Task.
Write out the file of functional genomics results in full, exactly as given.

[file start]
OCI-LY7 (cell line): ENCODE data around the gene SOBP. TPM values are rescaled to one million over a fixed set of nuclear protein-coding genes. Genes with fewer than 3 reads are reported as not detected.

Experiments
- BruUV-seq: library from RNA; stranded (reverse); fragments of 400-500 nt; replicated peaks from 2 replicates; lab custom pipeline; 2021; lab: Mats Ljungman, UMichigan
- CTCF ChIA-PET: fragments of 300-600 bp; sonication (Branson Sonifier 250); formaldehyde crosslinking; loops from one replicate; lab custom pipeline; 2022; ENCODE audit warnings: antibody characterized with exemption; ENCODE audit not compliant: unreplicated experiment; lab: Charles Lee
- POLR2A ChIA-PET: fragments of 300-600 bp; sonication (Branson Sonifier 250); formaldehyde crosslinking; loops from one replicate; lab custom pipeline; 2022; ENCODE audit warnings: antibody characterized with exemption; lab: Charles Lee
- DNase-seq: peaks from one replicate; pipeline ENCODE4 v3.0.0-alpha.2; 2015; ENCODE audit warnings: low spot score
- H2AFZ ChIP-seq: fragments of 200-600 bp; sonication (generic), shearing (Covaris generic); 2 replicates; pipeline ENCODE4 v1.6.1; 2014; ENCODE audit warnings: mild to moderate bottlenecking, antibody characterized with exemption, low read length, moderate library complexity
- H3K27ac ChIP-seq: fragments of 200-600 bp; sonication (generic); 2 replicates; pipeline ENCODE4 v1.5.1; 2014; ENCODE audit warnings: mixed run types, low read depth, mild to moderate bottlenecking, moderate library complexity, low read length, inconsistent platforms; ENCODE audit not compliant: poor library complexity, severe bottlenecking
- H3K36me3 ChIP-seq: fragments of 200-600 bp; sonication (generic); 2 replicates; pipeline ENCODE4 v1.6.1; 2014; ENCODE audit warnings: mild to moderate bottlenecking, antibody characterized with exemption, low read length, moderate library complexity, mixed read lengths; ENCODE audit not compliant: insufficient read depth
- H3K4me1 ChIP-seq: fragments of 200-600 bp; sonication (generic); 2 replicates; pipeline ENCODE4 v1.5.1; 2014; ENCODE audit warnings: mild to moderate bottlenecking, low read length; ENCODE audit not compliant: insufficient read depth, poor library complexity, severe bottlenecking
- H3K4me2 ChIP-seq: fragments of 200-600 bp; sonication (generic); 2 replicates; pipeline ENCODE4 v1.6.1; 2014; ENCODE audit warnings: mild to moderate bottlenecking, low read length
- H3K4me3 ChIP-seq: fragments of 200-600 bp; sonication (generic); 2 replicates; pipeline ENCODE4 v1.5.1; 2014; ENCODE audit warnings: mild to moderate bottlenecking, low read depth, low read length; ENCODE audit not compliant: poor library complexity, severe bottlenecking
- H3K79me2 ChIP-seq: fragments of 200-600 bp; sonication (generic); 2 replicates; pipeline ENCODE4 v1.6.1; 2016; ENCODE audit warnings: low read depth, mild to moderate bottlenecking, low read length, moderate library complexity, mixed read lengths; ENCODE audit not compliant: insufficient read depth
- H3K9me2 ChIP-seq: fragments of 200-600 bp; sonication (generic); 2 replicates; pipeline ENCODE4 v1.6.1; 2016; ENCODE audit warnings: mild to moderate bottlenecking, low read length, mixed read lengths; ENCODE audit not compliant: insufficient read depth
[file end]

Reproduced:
OCI-LY7 (cell line): ENCODE data around the gene SOBP. TPM values are rescaled to one million over a fixed set of nuclear protein-coding genes. Genes with fewer than 3 reads are reported as not detected.

Experiments
- BruUV-seq: library from RNA; stranded (reverse); fragments of 400-500 nt; replicated peaks from 2 replicates; lab custom pipeline; 2021; lab: Mats Ljungman, UMichigan
- CTCF ChIA-PET: fragments of 300-600 bp; sonication (Branson Sonifier 250); formaldehyde crosslinking; loops from one replicate; lab custom pipeline; 2022; ENCODE audit warnings: antibody characterized with exemption; ENCODE audit not compliant: unreplicated experiment; lab: Charles Lee
- POLR2A ChIA-PET: fragments of 300-600 bp; sonication (Branson Sonifier 250); formaldehyde crosslinking; loops from one replicate; lab custom pipeline; 2022; ENCODE audit warnings: antibody characterized with exemption; lab: Charles Lee
- DNase-seq: peaks from one replicate; pipeline ENCODE4 v3.0.0-alpha.2; 2015; ENCODE audit warnings: low spot score
- H2AFZ ChIP-seq: fragments of 200-600 bp; sonication (generic), shearing (Covaris generic); 2 replicates; pipeline ENCODE4 v1.6.1; 2014; ENCODE audit warnings: mild to moderate bottlenecking, antibody characterized with exemption, low read length, moderate library complexity
- H3K27ac ChIP-seq: fragments of 200-600 bp; sonication (generic); 2 replicates; pipeline ENCODE4 v1.5.1; 2014; ENCODE audit warnings: mixed run types, low read depth, mild to moderate bottlenecking, moderate library complexity, low read length, inconsistent platforms; ENCODE audit not compliant: poor library complexity, severe bottlenecking
- H3K36me3 ChIP-seq: fragments of 200-600 bp; sonication (generic); 2 replicates; pipeline ENCODE4 v1.6.1; 2014; ENCODE audit warnings: mild to moderate bottlenecking, antibody characterized with exemption, low read length, moderate library complexity, mixed read lengths; ENCODE audit not compliant: insufficient read depth
- H3K4me1 ChIP-seq: fragments of 200-600 bp; sonication (generic); 2 replicates; pipeline ENCODE4 v1.5.1; 2014; ENCODE audit warnings: mild to moderate bottlenecking, low read length; ENCODE audit not compliant: insufficient read depth, poor library complexity, severe bottlenecking
- H3K4me2 ChIP-seq: fragments of 200-600 bp; sonication (generic); 2 replicates; pipeline ENCODE4 v1.6.1; 2014; ENCODE audit warnings: mild to moderate bottlenecking, low read length
- H3K4me3 ChIP-seq: fragments of 200-600 bp; sonication (generic); 2 replicates; pipeline ENCODE4 v1.5.1; 2014; ENCODE audit warnings: mild to moderate bottlenecking, low read depth, low read length; ENCODE audit not compliant: poor library complexity, severe bottlenecking
- H3K79me2 ChIP-seq: fragments of 200-600 bp; sonication (generic); 2 replicates; pipeline ENCODE4 v1.6.1; 2016; ENCODE audit warnings: low read depth, mild to moderate bottlenecking, low read length, moderate library complexity, mixed read lengths; ENCODE audit not compliant: insufficient read depth
- H3K9me2 ChIP-seq: fragments of 200-600 bp; sonication (generic); 2 replicates; pipeline ENCODE4 v1.6.1; 2016; ENCODE audit warnings: mild to moderate bottlenecking, low read length, mixed read lengths; ENCODE audit not compliant: insufficient read depth